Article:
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All original, superb quality Edo fittings and mounts [1596-1868]. Gold embellished dragon design, and signed, kozuka tana utility knife. The blade is Nambokochu and is in super polish with a typical thin suguha hamon of the period. Giant ray skin covered hilt with three clan mon menuki covered in pure in gold. Carved buffallo horn kashira and saya mounts. One patron mon will likely be the dominant mon and the others from conjoined allied clans, through marriage, and subserviant retainer families. Mon may have originated as fabric patterns to be used on clothes in order to distinguish individuals or signify membership of a specific clan or organization. But by twelfth century Japan, sources give a clear indication that heraldry had been implemented as a distinguishing feature, especially for use in battle. It is seen on flags, tents, weapons armour, and equipment.
Like European heraldry, mon were used on the battlefield and mon served as army standards, even though this usage was not universal and uniquely designed army standards were just as common as mon-based standards ( sashimono, uma-jirushi).
Japanese traditional formal attire generally displays the mon of the wearer.
Rules regulating the choice and use of mon were somewhat limited, though the selection of mon was generally determined by social customs. It was considered improper to use a mon that was known to be held by someone else, and offensive to use a mon that was held by someone of a high rank. When mon came into conflict, the lower-ranked person sometimes changed their mon to avoid offending their superior. The mon held by the ruling clans of Japan, such as Tokugawa's hollyhock mon and the Emperor's chrysanthemum mon, were legally protected from unauthorized usage.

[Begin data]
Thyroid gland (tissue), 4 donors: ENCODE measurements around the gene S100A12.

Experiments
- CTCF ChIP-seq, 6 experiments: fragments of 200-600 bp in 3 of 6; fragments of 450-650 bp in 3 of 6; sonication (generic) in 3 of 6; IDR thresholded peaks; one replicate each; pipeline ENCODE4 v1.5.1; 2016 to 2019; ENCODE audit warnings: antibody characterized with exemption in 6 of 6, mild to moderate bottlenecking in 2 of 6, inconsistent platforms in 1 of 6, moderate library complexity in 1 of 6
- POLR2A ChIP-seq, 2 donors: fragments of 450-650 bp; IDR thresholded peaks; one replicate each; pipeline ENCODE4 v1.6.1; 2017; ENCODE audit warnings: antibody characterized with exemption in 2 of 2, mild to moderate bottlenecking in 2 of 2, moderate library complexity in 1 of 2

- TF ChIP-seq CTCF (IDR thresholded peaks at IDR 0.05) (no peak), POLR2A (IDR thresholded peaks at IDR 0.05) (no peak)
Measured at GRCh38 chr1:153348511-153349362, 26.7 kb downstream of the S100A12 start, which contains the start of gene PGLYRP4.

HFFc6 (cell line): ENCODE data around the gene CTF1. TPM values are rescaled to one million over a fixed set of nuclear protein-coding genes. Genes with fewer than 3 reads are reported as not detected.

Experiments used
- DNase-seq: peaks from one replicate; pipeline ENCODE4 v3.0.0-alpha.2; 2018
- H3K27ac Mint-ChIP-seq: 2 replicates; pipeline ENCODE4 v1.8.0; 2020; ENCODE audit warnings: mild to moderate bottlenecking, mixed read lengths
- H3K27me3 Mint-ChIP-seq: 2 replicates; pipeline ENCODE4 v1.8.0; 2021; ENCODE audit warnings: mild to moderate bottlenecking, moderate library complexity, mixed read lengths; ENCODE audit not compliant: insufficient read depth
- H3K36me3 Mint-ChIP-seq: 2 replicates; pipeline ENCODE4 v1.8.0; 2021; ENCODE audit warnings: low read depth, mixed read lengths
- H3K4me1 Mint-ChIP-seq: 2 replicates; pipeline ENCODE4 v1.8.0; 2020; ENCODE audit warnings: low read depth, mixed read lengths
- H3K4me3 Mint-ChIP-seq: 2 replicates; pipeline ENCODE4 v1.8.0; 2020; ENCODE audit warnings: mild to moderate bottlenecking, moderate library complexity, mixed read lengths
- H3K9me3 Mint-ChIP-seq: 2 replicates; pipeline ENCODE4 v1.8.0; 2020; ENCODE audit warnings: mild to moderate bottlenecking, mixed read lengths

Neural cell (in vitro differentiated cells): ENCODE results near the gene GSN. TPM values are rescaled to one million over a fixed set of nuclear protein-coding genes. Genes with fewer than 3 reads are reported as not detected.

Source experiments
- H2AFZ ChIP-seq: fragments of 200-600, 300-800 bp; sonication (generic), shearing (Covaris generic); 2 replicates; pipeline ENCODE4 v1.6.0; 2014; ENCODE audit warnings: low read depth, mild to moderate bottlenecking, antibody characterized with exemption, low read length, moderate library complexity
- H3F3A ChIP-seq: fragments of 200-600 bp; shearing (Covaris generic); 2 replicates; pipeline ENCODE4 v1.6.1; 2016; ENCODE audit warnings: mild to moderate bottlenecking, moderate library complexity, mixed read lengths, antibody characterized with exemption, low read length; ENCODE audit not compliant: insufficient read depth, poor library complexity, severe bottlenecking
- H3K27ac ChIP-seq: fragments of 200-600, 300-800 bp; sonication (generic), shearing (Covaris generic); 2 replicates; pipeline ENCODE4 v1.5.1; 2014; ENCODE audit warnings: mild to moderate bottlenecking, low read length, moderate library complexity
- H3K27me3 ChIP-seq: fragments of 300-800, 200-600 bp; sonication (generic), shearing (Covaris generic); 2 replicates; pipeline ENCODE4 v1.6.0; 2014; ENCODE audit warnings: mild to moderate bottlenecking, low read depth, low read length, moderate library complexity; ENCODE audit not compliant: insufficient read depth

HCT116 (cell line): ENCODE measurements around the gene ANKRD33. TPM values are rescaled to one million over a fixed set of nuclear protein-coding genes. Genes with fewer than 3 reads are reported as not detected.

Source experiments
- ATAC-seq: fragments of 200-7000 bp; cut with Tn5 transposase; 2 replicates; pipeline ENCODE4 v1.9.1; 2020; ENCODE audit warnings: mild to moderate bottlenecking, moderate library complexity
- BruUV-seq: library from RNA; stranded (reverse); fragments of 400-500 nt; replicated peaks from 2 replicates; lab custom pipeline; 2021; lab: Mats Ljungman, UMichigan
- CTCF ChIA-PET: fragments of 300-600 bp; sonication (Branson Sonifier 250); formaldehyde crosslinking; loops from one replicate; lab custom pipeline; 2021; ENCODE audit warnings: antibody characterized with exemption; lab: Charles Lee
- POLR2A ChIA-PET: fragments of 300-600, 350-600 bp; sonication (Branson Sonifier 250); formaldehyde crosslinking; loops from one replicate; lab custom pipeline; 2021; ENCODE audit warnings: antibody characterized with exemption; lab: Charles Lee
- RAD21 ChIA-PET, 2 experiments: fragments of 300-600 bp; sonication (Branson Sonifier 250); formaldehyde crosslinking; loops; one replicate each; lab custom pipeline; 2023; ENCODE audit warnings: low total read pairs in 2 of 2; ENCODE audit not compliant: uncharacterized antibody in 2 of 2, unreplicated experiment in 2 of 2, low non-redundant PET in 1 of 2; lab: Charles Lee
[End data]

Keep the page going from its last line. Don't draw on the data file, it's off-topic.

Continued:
Occasionally, patron clans granted the use of their mon to their retainers as a reward. Similar to the granting of the patron's surnames, this was considered a very high honour. Alternatively, the patron clan may have added elements of its mon to that of its retainer, or choose a completely different mon for them.
A simply stunning and most ancient blade, around 700 to 800 years old, in original Edo period fittings of pure gold inlaid copper fushi kashira, of birds and a wild boar, signed by the master craftsman, and a very good, early, iron kaga zogan tsuba, inlaid with sinshu decoration including twin demi-lune imperial chrysanthemum mon of the emperor. It is an o-sukashi tsuba in a pierced wheel spoke pattern, from the koto period, of circa 1580. The katana bears an original, early, nagamaki naganata long polearm blade shortened, as was tradition in the 1400's, to later mount as a samurai katana. It has wonderful brown and gold bi-colour silk deluxe hilt wrap, and a black ishime stone lacquer saya with buffalo horn kurigata and sayajiri. Nagamaki were weapons favoured by the Buddhist warrior monks that would have used these pole arms in service to protect and guard the Temples and surrounding land, which were under constant pressure by neighbouring warring clans attempting to jockey for power and expansion. To this end the sword smiths supplying weapons to this warrior class would have been very mindful to Buddhist beliefs of remaining unattached to material possessions, which explains why many of these weapons were never signed. The blade has the typical early, koto period, thin sugaha hamon that continues along the whole length of the blade but is barely visible on the small middle kissaki area. The blade has one or two very small old surface pitting areas [not suprising for its great age]. We show in the gallery a mounted samurai with his ancient nagamaki pole arm with a most similar blade type. The skill of the ancient samurai swordsmith was unsurpassed in the world and could take up to 30 years or more for a smith to fully master.